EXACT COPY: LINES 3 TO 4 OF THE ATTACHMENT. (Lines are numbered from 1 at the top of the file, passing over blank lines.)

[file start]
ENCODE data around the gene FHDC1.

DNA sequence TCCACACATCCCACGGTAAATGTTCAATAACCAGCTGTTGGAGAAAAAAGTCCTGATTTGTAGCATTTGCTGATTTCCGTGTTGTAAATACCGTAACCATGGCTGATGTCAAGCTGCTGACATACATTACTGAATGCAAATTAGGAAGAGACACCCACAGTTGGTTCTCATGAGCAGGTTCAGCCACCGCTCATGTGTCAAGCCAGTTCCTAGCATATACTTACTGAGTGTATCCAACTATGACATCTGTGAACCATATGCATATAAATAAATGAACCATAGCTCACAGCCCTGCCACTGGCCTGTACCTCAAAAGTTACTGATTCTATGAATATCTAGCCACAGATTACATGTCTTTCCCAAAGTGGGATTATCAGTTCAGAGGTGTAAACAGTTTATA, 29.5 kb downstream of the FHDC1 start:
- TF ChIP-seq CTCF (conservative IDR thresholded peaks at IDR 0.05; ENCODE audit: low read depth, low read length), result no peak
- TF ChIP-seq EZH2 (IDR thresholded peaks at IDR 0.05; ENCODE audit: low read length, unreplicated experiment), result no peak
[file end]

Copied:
- TF ChIP-seq CTCF (conservative IDR thresholded peaks at IDR 0.05; ENCODE audit: low read depth, low read length), result no peak
- TF ChIP-seq EZH2 (IDR thresholded peaks at IDR 0.05; ENCODE audit: low read length, unreplicated experiment), result no peak